Environmentalists Score Big in Their War Against Fracking

by Elizabeth Van Nostrand, JD, and Tina Batra Hershey, JD, MPH

Crossroads: Law and Public Health addresses topics related to the intersection of law and public health. This series highlights the perspectives of two attorneys turned academicians and explores legal and policy issues that impact public health.

The regulation of hydraulic fracturing or “fracking” is highly controversial throughout the United States. And the public health implications of industry practices remain unclear. Recently, however, the Pennsylvania Supreme Court, in its Robinson Township decision, struck down major portions of Act 13, the 4-year-old statute regulating the Commonwealth’s oil and gas industry, resulting in a victory for environmentalists and others concerned about fracking risks and public health.

All citizens expect clean, safe drinking water. Under Act 13, the Pennsylvania Department of Environmental Protection (PADEP) must notify public water facilities of chemical spills; however, there is no similar mandate for dangers near private water supplies. This is particularly problematic because more than 3,000,000 Pennsylvanians (or approximately 25% of Pennsylvania’s total population) derive their drinking water from non-municipal water supplies that are neither regulated nor licensed. Federal and state safe drinking water protections don’t apply to most private wells because these laws only shield water sources supplying water to 25 people or more.

During fracking, approximately 5,000,000 gallons of fracking fluids (comprising about 4,950,000 gallons of water, 475,000 gallons of sand or other proppant to keep fissures open, and 25,000 gallons of chemicals) are injected at extremely high pressure into the well. The US House Committee on Energy and Commerce determined that at least 29 different chemicals used in fracking are known or possible human carcinogens, or are hazardous air pollutants. Unfortunately, there are plenty of opportunities for inadvertent chemical spills. Trucks typically transport chemicals in concentrated form to the well pad where the fracking fluid is mixed; a chemical spill could occur due to a vehicular accident or an onsite mixing calamity. If the well casing is compromised, fracking fluid can be released into the water supply. Flow-back wastewater, sometimes stored in temporary open air impoundments lined with plastic, can leak.  Contamination of the water supply does not differentiate between public and private sources. Requiring the notification of chemical spills for those people drinking water from municipal water sources but not for those with private wells violates Act 13’s promise to protect all citizens and is, in effect, a “special law” that favors one group over another.  “Special laws” are unconstitutional unless they (1) promote a legitimate state interest; (2) are reasonably based on a difference between the dissimilarly treated groups; and (3) have a fair and substantial relationship to the General Assembly’s overall objectives. The court gave the General Assembly 180 days to come up with a legislative solution to this dichotomy.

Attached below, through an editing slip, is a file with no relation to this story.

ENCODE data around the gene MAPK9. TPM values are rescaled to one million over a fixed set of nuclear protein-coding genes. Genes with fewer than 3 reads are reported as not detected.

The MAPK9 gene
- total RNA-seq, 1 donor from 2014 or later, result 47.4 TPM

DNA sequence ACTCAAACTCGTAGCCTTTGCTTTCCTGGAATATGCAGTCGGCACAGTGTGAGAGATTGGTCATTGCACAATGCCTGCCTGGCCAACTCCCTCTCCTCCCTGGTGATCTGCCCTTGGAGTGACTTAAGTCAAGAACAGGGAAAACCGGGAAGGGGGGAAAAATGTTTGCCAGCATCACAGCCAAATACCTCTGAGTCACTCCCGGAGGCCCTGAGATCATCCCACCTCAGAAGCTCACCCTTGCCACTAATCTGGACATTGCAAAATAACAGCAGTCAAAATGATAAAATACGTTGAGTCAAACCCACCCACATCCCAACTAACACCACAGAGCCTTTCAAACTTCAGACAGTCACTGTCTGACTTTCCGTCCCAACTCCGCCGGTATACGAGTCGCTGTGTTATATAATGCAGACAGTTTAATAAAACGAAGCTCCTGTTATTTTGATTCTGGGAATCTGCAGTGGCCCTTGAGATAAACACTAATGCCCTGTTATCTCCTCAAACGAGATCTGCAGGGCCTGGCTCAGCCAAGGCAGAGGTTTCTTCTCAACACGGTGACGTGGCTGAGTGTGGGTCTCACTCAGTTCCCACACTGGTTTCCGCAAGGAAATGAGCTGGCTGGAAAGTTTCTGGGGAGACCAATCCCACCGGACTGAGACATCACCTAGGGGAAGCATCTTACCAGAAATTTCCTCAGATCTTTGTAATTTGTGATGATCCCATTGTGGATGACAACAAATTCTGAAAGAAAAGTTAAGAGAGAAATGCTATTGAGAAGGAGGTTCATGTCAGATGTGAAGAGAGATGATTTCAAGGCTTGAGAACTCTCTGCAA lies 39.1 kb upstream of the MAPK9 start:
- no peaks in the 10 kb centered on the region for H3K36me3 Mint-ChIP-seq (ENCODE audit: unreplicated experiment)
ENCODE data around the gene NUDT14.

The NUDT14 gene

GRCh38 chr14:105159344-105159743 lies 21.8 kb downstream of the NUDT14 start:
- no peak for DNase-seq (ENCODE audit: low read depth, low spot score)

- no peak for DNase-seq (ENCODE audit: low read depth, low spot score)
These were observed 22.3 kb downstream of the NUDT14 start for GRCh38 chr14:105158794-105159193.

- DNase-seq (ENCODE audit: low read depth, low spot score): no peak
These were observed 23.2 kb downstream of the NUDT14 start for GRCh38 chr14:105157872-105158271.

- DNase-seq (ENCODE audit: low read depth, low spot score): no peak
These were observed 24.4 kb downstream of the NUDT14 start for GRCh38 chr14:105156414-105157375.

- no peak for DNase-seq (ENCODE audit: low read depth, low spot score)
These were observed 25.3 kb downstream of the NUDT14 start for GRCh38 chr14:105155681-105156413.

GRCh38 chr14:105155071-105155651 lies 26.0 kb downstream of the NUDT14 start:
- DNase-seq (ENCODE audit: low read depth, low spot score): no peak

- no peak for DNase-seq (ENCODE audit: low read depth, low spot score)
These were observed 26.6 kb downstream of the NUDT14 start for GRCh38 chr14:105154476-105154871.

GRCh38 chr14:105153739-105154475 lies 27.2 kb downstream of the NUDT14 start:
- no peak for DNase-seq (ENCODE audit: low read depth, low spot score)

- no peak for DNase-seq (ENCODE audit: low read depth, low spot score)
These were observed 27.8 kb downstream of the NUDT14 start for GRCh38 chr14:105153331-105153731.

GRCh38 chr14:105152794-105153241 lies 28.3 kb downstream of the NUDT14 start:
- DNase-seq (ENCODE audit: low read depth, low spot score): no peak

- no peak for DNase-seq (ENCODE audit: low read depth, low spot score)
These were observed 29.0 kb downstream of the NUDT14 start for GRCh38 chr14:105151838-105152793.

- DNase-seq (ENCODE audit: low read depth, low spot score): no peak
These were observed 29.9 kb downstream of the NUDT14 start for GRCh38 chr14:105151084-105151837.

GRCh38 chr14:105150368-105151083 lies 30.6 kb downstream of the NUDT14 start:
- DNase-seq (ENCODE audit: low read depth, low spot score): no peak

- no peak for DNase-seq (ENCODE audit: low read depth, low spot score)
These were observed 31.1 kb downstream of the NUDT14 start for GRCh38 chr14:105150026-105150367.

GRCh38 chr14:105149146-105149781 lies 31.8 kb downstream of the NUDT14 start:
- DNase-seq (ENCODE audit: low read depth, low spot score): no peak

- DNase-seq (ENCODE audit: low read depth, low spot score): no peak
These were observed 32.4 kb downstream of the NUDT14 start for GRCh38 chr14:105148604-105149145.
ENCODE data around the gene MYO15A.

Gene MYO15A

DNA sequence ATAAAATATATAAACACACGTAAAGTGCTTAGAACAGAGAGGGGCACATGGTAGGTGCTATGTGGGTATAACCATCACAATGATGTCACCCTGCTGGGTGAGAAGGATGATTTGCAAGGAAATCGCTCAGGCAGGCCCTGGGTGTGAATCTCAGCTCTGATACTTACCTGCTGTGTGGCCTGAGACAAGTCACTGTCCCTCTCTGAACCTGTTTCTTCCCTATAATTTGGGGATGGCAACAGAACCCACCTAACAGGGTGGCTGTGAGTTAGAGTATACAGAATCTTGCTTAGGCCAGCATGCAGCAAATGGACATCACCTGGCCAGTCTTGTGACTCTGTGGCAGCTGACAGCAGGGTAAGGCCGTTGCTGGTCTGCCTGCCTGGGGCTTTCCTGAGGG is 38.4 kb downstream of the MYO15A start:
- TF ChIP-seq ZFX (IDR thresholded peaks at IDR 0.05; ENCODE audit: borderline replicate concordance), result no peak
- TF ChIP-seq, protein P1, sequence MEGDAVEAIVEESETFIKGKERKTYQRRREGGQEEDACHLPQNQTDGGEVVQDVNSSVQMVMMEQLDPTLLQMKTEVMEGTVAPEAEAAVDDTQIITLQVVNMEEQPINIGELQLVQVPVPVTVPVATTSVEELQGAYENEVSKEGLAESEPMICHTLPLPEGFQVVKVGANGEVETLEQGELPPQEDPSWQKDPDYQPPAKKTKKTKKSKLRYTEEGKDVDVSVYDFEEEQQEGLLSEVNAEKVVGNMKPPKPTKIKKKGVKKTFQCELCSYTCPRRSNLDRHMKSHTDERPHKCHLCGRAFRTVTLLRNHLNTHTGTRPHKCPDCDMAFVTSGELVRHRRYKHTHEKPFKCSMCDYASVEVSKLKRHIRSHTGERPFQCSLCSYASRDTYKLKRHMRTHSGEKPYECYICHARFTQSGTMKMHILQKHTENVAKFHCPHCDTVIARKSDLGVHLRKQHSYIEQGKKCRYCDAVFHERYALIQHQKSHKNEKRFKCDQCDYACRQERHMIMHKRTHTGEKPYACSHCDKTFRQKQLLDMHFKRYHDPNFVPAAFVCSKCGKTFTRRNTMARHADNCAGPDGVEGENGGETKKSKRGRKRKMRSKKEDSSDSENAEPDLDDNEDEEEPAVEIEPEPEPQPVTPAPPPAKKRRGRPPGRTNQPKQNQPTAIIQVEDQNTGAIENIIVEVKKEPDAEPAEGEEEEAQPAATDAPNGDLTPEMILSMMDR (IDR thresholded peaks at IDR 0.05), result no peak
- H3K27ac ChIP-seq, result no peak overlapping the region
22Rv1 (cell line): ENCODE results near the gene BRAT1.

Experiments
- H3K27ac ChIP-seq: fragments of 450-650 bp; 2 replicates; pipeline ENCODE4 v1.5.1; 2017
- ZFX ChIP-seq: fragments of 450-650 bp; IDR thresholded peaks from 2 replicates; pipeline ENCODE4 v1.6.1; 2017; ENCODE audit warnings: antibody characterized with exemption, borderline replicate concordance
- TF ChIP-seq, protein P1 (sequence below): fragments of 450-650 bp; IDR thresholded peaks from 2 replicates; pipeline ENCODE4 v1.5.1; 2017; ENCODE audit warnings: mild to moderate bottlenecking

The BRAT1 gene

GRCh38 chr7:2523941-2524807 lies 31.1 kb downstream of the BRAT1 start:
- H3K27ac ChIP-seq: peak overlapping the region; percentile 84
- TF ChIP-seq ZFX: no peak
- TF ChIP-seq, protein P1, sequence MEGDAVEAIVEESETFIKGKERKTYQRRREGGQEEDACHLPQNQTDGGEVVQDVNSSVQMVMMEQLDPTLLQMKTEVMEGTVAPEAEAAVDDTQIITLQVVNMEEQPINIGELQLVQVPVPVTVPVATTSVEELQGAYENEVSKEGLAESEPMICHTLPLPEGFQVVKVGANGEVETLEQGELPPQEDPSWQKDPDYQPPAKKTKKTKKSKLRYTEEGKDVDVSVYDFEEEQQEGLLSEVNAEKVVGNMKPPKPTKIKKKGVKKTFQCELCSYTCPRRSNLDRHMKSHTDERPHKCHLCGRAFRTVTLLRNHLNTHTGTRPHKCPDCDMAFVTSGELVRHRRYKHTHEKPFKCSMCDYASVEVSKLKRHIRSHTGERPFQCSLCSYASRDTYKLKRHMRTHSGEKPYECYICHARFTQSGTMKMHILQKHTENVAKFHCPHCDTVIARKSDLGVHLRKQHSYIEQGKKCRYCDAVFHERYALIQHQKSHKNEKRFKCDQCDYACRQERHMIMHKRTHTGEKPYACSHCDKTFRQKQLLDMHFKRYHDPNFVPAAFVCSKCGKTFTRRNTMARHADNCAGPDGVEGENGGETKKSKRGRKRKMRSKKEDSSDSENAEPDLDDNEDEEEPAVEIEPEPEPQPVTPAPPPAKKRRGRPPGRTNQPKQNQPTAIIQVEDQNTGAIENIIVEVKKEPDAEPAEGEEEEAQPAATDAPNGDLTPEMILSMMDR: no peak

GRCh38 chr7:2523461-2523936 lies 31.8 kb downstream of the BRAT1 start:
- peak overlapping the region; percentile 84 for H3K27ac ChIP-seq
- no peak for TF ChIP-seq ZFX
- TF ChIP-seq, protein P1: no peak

Another provision struck down as an unconstitutional “special law” involves a health care provider’s ability to obtain and share confidential chemical information. Chemicals used in fracking are required to be listed on an open access website, but exceptions from public release are made for company-designated “trade secrets.” Health care providers can only receive “trade secret” information if they sign a written non-disclosure agreement and provide a statement that chemical information is necessary to diagnose and treat their patients. This medical gag order, vigorously opposed by the medical community, prohibits sharing of information with other individuals exposed to hazardous materials; with medical colleagues; and even with patients and their families. In addition, it impedes governmental public health’s ability to conduct epidemiologic studies to surveil potential effects of chemicals on occupational and community health.  The Pennsylvania Supreme Court found that the health care provider gag order was a “special law” that favored the oil and gas industry over other businesses that use chemicals in their processes but are not afforded the “statutory shield” protection provided by Act 13.

While economic growth is tremendously important, particularly in rural and depressed areas where fracking often occurs, it cannot compromise the health of the community. The Environmental Rights Amendment incorporated in Pennsylvania’s Constitution clearly recognizes the role of the government as trustee of the state’s air and water. Fortunately, the Pennsylvania Supreme Court decided that this responsibility does not end with fracking laws.


Public Health faculty and staffElizabeth Van Nostrand, JD, is an Assistant Professor in the Department of Health Policy and Management at Pitt Public Health, an Adjunct Professor in the School of Law, a recent Robert Wood Johnson Foundation Fellow, Director of Pitt Public Health’s JD/MPH program, and Principal Investigator/Director of the Mid-Atlantic Regional Training Center. [Full bio].

(Photo: University of Pittsburgh Graduate School of Public Health)

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Tina Batra Hershey, JD, MPH, is an Assistant Professor, Health Policy and Management, at the University of Pittsburgh Graduate School of Public Health and an Adjunct Professor at the University of Pittsburgh School of Law. She is also the Assistant Director for Law and Policy at the Center for Public Health Practice at Pitt Public Health, where she researches legal, policy, and ethical issues related to the delivery of health care and emergency preparedness. [Full bio].

(Photo: Univ. of Pittsburgh Center for Teaching and Learning, Photographic Services)

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